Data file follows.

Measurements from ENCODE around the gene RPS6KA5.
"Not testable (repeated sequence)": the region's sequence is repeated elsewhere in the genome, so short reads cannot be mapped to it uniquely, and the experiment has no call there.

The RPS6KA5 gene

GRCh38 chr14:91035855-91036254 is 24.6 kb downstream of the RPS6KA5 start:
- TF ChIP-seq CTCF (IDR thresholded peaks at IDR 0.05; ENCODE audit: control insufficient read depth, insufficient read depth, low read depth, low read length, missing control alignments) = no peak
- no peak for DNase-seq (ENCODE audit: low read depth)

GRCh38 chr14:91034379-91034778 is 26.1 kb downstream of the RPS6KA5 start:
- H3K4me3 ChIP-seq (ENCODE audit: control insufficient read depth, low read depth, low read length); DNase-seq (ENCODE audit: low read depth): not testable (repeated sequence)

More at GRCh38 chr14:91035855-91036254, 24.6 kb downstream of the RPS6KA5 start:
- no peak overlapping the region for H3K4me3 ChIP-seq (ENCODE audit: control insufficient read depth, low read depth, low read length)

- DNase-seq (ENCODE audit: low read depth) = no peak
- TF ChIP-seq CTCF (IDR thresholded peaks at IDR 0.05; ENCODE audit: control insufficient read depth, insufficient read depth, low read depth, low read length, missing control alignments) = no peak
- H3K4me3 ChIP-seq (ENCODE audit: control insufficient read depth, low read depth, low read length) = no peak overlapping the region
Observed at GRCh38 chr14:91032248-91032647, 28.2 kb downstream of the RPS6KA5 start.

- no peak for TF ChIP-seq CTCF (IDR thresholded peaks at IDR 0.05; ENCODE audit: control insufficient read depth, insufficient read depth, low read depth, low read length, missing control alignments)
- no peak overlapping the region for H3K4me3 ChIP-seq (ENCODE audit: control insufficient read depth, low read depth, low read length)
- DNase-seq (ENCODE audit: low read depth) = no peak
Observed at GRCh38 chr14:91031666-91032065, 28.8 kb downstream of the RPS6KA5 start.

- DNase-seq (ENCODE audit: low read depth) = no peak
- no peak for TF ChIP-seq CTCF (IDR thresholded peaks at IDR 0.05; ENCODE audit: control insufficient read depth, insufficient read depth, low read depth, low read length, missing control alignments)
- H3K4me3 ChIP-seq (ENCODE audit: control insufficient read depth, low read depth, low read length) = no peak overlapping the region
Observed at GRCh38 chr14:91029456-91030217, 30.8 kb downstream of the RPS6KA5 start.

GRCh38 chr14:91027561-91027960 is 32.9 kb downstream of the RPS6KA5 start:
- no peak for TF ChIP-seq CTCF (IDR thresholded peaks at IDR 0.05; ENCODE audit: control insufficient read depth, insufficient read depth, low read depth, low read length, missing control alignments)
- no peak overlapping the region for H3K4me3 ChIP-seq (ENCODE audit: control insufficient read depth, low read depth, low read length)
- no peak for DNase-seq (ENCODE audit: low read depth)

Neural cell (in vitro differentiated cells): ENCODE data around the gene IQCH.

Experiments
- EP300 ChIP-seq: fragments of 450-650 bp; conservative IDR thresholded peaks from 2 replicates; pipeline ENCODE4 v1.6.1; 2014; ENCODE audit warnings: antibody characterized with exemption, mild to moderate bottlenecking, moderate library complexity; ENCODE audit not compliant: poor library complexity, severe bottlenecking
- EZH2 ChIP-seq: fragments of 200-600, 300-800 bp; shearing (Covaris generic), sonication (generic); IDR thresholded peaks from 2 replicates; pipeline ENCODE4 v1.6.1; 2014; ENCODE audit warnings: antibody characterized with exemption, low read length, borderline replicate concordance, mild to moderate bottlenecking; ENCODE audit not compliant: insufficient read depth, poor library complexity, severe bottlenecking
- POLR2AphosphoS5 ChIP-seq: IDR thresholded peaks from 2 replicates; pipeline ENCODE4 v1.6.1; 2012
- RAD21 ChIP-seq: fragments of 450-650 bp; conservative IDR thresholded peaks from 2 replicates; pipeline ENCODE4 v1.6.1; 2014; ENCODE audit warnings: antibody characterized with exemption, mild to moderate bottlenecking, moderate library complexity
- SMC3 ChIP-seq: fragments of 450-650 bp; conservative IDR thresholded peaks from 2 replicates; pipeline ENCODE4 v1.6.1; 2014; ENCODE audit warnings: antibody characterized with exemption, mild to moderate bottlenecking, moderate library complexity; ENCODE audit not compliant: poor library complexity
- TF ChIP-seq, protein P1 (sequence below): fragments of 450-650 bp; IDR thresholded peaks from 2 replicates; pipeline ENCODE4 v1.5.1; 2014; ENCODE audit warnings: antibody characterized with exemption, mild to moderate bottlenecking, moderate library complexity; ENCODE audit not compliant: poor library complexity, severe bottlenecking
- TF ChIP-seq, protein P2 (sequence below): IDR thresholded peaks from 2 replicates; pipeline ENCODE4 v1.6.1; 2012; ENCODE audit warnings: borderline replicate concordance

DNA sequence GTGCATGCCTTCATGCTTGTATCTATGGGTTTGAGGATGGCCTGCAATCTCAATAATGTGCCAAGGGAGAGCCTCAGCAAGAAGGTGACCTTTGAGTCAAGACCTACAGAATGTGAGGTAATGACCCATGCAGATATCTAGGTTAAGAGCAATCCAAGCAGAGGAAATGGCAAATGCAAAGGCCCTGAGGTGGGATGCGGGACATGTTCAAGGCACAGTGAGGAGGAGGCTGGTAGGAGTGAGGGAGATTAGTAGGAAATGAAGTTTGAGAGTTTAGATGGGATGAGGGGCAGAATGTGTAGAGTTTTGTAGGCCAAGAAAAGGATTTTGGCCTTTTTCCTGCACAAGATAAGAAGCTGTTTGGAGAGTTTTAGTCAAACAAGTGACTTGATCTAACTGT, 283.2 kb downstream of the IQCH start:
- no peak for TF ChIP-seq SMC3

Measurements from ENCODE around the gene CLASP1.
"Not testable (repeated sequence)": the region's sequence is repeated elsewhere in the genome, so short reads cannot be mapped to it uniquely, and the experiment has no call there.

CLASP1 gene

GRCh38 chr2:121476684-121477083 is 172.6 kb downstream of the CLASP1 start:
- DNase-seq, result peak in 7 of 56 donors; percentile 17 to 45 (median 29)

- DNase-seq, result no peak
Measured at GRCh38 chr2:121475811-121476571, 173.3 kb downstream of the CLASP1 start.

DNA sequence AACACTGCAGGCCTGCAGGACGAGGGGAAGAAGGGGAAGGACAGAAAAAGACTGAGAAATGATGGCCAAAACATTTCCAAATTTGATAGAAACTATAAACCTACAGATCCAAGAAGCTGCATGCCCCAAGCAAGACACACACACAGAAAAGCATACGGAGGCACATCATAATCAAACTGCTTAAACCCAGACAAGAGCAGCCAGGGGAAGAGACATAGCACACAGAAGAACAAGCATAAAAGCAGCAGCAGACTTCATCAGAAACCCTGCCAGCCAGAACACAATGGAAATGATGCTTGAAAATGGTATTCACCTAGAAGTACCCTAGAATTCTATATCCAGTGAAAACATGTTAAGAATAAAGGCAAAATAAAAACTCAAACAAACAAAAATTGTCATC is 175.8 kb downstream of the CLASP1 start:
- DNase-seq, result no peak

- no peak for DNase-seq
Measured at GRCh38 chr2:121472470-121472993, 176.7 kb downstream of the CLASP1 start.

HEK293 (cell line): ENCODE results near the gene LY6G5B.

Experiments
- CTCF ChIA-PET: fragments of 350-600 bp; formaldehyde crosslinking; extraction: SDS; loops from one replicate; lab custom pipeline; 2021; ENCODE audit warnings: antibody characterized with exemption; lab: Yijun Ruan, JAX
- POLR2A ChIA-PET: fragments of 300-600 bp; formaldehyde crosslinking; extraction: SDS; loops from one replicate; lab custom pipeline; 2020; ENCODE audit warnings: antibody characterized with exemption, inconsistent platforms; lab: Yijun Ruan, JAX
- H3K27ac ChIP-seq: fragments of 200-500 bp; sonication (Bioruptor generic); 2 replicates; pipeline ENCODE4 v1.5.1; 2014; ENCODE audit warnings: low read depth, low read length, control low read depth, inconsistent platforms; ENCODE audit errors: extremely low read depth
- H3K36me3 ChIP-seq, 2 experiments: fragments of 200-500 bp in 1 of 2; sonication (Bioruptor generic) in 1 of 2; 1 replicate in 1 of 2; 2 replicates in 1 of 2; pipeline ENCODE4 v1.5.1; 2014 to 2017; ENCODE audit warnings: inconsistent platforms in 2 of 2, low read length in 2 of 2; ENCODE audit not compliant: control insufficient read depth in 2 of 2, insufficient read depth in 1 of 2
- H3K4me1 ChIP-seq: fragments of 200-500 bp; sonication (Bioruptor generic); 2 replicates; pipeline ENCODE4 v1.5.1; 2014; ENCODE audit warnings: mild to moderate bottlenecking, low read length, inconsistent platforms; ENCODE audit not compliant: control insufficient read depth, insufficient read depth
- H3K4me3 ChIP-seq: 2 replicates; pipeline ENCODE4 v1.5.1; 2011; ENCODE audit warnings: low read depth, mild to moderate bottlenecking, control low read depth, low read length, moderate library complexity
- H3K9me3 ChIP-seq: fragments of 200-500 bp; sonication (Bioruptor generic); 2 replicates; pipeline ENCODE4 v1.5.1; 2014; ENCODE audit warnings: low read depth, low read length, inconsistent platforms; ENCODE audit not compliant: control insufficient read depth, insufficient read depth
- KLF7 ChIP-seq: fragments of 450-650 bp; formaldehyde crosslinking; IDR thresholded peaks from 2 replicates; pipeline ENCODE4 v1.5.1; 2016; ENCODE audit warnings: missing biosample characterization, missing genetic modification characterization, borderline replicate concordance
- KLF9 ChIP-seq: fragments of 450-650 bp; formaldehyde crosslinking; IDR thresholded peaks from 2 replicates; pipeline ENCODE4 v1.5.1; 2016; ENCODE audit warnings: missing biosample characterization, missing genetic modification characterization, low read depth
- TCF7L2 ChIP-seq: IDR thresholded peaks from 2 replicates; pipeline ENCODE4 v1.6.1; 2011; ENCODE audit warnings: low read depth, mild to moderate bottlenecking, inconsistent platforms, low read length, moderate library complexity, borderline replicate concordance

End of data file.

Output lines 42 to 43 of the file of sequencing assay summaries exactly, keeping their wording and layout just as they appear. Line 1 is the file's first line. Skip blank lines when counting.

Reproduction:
- DNase-seq, result peak in 7 of 56 donors; percentile 17 to 45 (median 29)

- DNase-seq, result no peak